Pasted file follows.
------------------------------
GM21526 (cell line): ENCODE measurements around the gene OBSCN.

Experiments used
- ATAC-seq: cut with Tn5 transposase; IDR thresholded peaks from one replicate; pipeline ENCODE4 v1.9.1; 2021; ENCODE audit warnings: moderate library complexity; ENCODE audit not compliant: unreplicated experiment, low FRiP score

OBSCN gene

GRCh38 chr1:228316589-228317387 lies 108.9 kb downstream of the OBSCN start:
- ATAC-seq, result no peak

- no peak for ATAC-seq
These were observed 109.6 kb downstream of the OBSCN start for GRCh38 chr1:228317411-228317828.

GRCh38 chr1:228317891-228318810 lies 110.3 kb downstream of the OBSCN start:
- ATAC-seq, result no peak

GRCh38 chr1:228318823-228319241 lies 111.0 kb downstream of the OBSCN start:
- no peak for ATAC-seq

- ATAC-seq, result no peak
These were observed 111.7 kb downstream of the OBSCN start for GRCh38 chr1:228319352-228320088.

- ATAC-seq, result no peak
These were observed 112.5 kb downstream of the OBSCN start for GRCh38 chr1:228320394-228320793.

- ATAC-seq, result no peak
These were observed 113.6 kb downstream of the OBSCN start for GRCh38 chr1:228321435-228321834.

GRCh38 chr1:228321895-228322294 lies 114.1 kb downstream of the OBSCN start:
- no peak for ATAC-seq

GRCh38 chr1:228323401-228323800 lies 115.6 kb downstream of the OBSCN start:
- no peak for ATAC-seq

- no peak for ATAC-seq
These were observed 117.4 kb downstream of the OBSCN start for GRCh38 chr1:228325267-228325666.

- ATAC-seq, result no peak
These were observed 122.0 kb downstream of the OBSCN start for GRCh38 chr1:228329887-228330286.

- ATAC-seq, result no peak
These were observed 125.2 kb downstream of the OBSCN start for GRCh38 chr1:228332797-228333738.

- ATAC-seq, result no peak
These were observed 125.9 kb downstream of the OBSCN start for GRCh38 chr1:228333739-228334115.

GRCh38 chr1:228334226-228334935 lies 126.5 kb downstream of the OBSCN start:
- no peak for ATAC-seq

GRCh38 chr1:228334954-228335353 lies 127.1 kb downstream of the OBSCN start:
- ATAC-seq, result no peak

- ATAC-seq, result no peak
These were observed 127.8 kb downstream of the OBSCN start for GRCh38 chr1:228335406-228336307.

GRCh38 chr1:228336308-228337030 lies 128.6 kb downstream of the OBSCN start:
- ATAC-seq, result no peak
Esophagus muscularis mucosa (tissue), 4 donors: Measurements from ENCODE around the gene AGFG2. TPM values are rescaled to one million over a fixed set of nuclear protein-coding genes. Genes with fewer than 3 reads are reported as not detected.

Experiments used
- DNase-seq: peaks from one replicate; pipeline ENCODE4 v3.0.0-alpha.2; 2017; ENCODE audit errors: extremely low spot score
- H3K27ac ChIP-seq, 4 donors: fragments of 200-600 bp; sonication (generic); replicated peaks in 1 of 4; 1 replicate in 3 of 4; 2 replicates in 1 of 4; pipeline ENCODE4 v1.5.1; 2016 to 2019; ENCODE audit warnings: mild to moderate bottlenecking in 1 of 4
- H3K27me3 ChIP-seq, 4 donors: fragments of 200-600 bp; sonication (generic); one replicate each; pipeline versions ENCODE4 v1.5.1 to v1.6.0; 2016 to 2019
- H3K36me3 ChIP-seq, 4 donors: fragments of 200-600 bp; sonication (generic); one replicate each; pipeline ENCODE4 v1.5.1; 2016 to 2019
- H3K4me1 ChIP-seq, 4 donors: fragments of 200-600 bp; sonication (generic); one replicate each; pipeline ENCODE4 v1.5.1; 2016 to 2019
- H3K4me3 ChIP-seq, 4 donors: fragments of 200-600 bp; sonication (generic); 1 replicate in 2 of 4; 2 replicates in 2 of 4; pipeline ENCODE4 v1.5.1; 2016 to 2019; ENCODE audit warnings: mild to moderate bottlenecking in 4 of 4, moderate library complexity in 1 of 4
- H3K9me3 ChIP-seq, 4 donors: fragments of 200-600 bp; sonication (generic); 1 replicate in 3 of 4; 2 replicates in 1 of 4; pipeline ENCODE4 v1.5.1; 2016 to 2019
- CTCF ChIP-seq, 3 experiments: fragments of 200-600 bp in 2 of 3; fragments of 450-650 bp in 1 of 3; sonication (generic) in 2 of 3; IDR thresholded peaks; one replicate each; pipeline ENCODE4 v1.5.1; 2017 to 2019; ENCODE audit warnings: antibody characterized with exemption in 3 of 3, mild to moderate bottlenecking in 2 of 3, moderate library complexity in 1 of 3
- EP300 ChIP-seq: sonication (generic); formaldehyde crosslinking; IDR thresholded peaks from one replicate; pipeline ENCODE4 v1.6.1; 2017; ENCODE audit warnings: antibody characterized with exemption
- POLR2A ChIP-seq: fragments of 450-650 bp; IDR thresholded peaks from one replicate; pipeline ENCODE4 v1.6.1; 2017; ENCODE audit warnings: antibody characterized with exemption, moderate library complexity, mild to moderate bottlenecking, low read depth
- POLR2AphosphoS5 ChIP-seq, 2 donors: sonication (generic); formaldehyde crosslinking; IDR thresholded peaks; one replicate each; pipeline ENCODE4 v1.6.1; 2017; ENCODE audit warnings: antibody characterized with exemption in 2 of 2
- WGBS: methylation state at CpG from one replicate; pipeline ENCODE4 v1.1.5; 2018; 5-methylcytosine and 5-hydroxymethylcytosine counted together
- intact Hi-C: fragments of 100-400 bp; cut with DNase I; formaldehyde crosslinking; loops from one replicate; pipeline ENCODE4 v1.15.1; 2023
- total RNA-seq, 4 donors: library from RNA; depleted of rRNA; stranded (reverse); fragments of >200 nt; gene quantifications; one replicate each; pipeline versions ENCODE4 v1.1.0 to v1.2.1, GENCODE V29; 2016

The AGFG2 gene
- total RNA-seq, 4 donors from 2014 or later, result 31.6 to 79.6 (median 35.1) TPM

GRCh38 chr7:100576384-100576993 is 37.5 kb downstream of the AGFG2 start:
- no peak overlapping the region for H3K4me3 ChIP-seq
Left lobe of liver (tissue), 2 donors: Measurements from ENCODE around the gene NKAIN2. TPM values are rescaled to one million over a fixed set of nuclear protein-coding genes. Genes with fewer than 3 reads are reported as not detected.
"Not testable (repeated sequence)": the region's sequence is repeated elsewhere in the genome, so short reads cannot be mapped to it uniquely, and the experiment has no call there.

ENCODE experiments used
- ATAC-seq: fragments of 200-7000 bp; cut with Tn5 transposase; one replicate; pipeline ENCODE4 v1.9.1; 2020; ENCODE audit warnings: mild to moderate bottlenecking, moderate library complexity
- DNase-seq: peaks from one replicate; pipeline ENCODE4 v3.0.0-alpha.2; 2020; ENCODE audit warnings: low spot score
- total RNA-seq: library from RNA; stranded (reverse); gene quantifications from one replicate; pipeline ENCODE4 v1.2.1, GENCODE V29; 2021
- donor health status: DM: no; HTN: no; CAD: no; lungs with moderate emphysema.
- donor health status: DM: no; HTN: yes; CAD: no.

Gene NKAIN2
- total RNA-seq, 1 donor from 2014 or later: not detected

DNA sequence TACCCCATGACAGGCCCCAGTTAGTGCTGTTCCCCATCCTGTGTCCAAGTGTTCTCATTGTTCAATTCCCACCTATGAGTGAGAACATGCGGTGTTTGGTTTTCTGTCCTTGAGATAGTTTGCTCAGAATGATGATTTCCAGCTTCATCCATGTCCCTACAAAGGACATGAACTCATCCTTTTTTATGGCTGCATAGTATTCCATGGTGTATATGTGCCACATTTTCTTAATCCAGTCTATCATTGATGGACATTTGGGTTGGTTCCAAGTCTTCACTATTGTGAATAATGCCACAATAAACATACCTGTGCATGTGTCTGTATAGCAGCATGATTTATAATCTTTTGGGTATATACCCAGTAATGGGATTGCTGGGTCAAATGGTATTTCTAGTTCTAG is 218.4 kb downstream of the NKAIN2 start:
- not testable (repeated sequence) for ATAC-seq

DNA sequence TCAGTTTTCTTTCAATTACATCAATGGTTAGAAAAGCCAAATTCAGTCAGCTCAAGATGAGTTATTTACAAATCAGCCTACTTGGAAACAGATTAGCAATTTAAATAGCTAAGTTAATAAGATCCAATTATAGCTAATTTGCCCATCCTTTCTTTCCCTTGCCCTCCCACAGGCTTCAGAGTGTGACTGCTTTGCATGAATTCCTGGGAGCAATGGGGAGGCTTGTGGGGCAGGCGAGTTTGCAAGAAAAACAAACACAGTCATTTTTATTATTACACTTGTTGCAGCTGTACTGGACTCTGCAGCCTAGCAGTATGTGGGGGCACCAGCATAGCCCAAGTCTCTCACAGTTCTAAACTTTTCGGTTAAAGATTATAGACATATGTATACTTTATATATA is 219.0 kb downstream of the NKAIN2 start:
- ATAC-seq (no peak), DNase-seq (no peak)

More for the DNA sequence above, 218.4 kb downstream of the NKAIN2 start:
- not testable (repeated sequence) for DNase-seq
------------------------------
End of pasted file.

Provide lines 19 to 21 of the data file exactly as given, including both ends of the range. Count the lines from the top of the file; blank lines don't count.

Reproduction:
GRCh38 chr1:228321895-228322294 lies 114.1 kb downstream of the OBSCN start:
- no peak for ATAC-seq

GRCh38 chr1:228323401-228323800 lies 115.6 kb downstream of the OBSCN start: